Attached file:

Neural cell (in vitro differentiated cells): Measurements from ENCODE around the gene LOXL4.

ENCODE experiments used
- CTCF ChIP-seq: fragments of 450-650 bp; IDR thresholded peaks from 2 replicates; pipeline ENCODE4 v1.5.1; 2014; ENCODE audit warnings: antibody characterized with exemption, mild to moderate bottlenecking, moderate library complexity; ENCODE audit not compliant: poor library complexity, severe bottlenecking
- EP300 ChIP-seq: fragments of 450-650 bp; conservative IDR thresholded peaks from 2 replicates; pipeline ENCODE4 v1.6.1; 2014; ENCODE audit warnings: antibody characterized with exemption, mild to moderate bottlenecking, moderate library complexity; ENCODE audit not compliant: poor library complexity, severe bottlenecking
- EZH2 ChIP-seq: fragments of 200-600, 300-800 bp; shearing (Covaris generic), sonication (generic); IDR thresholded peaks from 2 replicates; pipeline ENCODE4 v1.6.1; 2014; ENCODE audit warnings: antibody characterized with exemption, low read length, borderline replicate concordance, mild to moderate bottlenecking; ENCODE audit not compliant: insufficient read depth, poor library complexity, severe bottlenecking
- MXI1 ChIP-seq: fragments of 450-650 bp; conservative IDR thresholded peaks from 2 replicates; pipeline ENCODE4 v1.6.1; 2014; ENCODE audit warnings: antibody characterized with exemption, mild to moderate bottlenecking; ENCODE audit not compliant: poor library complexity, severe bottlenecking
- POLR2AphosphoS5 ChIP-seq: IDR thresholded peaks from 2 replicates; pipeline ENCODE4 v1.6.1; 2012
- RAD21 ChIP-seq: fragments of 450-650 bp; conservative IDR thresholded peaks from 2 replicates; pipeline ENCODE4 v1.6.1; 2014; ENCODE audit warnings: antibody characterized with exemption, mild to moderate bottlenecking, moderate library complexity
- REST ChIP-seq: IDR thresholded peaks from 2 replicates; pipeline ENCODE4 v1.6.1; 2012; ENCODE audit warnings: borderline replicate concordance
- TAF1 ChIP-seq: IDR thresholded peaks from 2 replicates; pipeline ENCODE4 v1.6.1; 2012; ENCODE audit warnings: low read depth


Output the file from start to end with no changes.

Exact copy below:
Neural cell (in vitro differentiated cells): Measurements from ENCODE around the gene LOXL4.

ENCODE experiments used
- CTCF ChIP-seq: fragments of 450-650 bp; IDR thresholded peaks from 2 replicates; pipeline ENCODE4 v1.5.1; 2014; ENCODE audit warnings: antibody characterized with exemption, mild to moderate bottlenecking, moderate library complexity; ENCODE audit not compliant: poor library complexity, severe bottlenecking
- EP300 ChIP-seq: fragments of 450-650 bp; conservative IDR thresholded peaks from 2 replicates; pipeline ENCODE4 v1.6.1; 2014; ENCODE audit warnings: antibody characterized with exemption, mild to moderate bottlenecking, moderate library complexity; ENCODE audit not compliant: poor library complexity, severe bottlenecking
- EZH2 ChIP-seq: fragments of 200-600, 300-800 bp; shearing (Covaris generic), sonication (generic); IDR thresholded peaks from 2 replicates; pipeline ENCODE4 v1.6.1; 2014; ENCODE audit warnings: antibody characterized with exemption, low read length, borderline replicate concordance, mild to moderate bottlenecking; ENCODE audit not compliant: insufficient read depth, poor library complexity, severe bottlenecking
- MXI1 ChIP-seq: fragments of 450-650 bp; conservative IDR thresholded peaks from 2 replicates; pipeline ENCODE4 v1.6.1; 2014; ENCODE audit warnings: antibody characterized with exemption, mild to moderate bottlenecking; ENCODE audit not compliant: poor library complexity, severe bottlenecking
- POLR2AphosphoS5 ChIP-seq: IDR thresholded peaks from 2 replicates; pipeline ENCODE4 v1.6.1; 2012
- RAD21 ChIP-seq: fragments of 450-650 bp; conservative IDR thresholded peaks from 2 replicates; pipeline ENCODE4 v1.6.1; 2014; ENCODE audit warnings: antibody characterized with exemption, mild to moderate bottlenecking, moderate library complexity
- REST ChIP-seq: IDR thresholded peaks from 2 replicates; pipeline ENCODE4 v1.6.1; 2012; ENCODE audit warnings: borderline replicate concordance
- TAF1 ChIP-seq: IDR thresholded peaks from 2 replicates; pipeline ENCODE4 v1.6.1; 2012; ENCODE audit warnings: low read depth